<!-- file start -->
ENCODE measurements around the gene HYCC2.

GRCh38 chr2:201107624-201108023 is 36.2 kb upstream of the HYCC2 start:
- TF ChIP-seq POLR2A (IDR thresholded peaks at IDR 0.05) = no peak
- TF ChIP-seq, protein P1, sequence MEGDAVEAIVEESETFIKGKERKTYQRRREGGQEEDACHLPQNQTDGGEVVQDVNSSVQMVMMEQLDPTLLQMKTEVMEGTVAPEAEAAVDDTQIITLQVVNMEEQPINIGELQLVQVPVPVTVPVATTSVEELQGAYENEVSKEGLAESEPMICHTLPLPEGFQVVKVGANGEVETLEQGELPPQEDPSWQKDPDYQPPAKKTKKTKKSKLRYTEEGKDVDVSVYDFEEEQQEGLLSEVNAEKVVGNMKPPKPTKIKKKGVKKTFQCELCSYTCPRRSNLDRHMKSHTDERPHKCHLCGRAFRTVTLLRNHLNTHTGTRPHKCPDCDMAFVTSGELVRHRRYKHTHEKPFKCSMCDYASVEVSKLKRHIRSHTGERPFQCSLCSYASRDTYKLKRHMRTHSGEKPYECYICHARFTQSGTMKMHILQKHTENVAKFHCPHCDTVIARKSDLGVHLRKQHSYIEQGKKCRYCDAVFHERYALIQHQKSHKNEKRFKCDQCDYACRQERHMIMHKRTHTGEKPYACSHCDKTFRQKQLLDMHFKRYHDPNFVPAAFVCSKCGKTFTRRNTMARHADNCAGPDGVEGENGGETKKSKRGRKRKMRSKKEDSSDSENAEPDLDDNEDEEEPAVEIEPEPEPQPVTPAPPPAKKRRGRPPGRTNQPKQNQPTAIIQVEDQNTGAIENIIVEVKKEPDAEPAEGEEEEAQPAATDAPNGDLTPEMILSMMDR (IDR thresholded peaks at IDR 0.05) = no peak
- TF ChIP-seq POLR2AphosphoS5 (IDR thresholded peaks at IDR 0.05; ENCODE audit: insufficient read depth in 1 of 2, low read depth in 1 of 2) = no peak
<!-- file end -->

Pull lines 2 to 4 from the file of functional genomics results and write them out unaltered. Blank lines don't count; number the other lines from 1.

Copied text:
GRCh38 chr2:201107624-201108023 is 36.2 kb upstream of the HYCC2 start:
- TF ChIP-seq POLR2A (IDR thresholded peaks at IDR 0.05) = no peak
- TF ChIP-seq, protein P1, sequence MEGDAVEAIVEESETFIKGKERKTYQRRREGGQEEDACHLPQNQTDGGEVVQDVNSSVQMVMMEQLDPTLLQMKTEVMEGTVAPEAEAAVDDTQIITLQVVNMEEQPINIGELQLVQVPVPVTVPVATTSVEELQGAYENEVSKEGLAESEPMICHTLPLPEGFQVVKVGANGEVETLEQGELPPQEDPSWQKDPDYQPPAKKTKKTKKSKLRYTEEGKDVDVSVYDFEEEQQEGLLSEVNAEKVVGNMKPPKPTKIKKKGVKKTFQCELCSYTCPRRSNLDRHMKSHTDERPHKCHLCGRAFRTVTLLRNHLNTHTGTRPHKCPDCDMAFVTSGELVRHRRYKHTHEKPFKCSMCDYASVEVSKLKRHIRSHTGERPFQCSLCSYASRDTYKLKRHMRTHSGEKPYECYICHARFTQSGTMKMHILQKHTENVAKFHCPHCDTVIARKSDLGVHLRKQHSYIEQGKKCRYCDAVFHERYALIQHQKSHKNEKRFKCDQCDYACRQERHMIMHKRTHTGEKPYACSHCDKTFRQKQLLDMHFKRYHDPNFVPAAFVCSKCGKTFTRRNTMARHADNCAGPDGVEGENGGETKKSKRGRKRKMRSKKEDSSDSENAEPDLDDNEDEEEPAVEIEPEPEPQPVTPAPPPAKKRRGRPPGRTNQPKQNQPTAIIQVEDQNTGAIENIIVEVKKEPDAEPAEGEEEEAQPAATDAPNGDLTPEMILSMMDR (IDR thresholded peaks at IDR 0.05) = no peak